Holding the Line

I have moved away from the desert and am now embroiled in deadly combat on the Eastern Front.

I started with scenario 1, Right Hook, featuring an all infantry encounter with hordes of Soviet troops trying to take a fortified high-ground position held by somewhat second-rate Nazi defenders. This environment was a real contrast to the open terrain of the desert and it took me a couple of turns to get used to the changes. I played this scenario twice and thought it was one of the better ones.

Next, I jumped to scenario 10, Hammer and Anvil. This is an armor fight (though the Soviets have a 57mm anti-tank gun, too) between Tiger tanks and a motley selection of Soviet armor. This scenario brilliantly showcases the impulse system that ATS uses and is a real nail biter. (Instead of “I go, you go”, each side takes turns to move or fire one unit or platoon at a time. Deciding what to move or fore and when adds real tension and excitement to the gameplay.) Another good scenario.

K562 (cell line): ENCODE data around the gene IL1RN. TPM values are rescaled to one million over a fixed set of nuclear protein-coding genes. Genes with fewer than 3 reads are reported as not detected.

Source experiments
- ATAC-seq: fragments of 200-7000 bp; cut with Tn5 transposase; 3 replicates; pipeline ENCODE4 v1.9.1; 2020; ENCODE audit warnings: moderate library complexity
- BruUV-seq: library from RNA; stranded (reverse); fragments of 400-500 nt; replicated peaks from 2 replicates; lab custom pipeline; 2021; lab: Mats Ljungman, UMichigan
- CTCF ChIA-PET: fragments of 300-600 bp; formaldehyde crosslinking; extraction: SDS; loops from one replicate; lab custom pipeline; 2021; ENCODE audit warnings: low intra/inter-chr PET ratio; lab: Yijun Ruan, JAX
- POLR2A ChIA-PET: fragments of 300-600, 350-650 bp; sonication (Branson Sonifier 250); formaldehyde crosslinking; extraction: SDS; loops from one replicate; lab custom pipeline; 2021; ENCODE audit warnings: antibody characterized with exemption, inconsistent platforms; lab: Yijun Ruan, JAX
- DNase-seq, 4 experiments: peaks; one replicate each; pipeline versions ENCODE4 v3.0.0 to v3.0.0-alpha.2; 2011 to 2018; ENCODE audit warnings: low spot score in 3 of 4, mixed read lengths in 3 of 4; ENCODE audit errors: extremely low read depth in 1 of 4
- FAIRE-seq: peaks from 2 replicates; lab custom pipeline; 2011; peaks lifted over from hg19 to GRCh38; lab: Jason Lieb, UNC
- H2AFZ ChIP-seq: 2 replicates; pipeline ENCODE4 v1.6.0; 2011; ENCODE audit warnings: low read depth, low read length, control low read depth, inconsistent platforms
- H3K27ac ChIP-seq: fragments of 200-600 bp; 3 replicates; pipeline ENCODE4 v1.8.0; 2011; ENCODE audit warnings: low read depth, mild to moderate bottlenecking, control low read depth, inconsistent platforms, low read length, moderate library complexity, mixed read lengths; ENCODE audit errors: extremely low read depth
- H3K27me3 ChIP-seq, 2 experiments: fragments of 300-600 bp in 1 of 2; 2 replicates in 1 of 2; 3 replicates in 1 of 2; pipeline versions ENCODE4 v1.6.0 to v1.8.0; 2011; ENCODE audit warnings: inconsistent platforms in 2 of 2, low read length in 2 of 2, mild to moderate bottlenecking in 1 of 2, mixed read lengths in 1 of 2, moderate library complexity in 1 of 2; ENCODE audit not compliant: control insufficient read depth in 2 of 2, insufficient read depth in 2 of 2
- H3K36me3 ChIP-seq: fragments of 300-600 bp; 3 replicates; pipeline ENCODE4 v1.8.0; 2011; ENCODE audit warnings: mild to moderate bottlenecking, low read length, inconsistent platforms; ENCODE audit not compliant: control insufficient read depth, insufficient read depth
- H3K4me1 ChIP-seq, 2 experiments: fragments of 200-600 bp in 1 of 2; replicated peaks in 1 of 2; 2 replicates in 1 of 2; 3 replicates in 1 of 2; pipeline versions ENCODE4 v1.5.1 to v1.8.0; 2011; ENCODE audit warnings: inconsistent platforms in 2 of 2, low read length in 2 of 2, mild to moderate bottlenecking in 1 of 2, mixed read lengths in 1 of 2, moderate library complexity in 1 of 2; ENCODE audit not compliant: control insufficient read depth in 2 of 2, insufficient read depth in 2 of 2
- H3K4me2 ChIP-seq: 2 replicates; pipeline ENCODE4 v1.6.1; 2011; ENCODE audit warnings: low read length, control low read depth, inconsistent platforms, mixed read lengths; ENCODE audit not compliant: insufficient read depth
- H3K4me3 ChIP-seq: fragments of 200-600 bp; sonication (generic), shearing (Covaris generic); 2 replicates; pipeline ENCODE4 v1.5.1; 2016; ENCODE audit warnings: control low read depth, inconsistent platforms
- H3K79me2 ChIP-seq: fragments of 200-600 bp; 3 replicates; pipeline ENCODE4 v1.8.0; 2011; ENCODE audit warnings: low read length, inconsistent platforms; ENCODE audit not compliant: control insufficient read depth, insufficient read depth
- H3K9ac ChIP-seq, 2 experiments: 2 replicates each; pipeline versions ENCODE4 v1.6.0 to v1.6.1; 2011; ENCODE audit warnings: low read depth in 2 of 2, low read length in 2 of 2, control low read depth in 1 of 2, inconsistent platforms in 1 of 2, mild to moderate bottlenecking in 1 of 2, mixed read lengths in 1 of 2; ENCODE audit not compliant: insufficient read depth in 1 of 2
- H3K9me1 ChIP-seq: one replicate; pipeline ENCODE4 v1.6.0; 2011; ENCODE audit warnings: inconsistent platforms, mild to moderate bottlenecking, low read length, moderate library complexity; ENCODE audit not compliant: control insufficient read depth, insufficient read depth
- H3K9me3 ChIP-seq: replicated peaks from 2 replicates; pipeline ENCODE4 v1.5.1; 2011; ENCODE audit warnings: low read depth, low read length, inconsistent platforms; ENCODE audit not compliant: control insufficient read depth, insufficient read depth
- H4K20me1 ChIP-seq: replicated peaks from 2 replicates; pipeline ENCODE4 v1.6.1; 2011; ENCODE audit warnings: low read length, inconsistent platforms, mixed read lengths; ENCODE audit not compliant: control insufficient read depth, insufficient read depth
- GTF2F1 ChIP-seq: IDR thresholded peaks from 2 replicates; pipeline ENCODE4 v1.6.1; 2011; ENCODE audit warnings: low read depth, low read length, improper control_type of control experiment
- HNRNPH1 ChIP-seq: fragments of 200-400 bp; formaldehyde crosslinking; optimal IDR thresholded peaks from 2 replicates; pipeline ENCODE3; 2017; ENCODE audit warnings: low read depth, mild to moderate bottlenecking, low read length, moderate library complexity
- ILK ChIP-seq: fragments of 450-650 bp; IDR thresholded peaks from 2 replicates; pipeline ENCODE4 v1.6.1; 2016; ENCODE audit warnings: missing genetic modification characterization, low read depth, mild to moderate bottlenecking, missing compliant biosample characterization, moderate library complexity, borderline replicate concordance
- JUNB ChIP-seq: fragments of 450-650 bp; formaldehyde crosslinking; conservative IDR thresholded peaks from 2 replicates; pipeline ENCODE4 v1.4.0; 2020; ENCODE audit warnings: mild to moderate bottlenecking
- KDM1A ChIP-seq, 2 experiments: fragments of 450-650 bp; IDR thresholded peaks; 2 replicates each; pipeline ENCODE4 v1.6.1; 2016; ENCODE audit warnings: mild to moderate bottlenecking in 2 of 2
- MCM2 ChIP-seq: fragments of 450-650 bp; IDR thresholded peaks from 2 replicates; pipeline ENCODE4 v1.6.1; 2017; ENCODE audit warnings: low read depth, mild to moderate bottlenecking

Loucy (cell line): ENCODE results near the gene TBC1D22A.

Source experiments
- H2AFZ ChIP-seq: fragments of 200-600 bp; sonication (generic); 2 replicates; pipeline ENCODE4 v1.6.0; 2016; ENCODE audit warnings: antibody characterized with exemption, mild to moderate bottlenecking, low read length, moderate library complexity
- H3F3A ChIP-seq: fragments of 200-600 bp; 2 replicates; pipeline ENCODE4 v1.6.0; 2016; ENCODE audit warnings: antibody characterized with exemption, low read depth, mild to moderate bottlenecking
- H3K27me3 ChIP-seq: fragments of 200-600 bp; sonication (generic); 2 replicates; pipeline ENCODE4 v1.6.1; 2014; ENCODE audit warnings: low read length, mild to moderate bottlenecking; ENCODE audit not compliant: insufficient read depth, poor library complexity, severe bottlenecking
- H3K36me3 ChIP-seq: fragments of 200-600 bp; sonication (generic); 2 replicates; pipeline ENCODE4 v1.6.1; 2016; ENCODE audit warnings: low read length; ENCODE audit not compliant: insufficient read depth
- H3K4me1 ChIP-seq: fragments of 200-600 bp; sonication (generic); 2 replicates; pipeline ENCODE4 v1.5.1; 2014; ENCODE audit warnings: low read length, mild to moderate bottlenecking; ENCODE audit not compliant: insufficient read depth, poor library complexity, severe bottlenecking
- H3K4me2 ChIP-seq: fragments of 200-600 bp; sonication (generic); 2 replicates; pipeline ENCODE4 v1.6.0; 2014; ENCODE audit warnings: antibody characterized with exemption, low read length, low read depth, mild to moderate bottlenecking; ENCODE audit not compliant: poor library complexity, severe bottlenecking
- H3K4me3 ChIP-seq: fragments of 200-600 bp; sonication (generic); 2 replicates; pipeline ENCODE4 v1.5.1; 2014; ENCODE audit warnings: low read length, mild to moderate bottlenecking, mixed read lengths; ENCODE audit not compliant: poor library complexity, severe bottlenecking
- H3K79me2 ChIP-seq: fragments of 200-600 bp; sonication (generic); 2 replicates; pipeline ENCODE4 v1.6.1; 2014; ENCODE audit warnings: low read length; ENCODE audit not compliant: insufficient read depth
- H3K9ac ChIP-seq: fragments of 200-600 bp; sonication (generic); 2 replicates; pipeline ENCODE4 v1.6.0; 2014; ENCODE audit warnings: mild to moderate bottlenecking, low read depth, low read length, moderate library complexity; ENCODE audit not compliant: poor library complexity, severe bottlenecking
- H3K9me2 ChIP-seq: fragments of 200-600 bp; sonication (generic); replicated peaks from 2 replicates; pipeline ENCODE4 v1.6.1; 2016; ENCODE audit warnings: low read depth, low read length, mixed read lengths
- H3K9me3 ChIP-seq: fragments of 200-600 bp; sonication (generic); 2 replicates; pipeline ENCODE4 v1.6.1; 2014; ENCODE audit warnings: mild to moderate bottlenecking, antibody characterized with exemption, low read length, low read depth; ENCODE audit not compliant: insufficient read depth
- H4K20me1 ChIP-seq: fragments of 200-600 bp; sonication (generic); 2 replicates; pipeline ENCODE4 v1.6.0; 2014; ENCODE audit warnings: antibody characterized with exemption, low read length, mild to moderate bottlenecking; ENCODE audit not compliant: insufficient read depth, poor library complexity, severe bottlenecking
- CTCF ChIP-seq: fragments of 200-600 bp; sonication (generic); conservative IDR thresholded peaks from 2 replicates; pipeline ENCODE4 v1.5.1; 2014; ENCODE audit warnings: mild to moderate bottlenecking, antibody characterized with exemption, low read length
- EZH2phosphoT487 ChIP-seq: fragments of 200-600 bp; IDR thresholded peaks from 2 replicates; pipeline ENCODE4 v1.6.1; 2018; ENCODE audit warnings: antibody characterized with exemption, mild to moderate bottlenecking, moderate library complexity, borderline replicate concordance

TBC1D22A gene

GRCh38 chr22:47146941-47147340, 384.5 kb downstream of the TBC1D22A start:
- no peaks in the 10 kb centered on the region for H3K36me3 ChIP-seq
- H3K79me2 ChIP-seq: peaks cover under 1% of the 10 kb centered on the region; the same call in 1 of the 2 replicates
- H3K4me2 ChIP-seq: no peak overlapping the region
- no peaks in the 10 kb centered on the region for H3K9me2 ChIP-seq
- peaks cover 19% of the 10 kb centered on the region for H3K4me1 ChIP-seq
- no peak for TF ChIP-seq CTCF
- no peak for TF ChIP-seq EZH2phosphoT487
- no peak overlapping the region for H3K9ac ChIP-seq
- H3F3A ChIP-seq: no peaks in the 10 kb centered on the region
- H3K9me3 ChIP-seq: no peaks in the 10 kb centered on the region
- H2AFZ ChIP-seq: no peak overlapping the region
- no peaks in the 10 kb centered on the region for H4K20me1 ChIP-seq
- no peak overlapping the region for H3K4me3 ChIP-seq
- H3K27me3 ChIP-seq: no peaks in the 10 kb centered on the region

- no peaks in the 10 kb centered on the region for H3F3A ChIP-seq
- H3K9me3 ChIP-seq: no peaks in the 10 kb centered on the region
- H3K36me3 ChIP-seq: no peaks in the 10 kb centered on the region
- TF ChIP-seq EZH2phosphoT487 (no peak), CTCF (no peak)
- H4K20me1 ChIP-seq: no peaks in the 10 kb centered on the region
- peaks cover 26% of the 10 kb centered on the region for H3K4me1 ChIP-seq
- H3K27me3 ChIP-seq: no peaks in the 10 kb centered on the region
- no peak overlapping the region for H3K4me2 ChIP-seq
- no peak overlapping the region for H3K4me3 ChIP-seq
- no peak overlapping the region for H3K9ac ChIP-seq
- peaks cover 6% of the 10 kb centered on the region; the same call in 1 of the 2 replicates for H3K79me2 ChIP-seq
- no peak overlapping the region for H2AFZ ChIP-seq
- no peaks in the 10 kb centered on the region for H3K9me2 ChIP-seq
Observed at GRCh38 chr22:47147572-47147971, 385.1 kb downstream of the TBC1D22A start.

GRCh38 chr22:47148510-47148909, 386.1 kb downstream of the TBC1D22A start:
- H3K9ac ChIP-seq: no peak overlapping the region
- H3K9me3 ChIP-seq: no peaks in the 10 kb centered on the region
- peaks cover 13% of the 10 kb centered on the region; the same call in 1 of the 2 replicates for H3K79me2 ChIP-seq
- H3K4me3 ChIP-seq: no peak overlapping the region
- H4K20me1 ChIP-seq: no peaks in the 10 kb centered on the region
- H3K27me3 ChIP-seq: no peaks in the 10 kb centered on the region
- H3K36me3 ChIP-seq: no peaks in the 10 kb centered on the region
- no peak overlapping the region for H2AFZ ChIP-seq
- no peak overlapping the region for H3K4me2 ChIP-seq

Now I am playing scenario 6, A Nasty Surprise. This one has a rag-tag bunch of Nazi infantry, backed up by a couple of Tigers, tussling with a sizeable Soviet infantry force stiffened by half a dozen anti-tank guns.  It’s too early to comment on the quality of the scenario, but it does look challenging.

Overall, ATS is giving me a good solitaire friendly gaming experience. There’s no doubt the game lacks the depth of ASL – what some would call the crippling detail of that system – but the payoff is in speed of play. I hope to keep playing both systems for many years to come.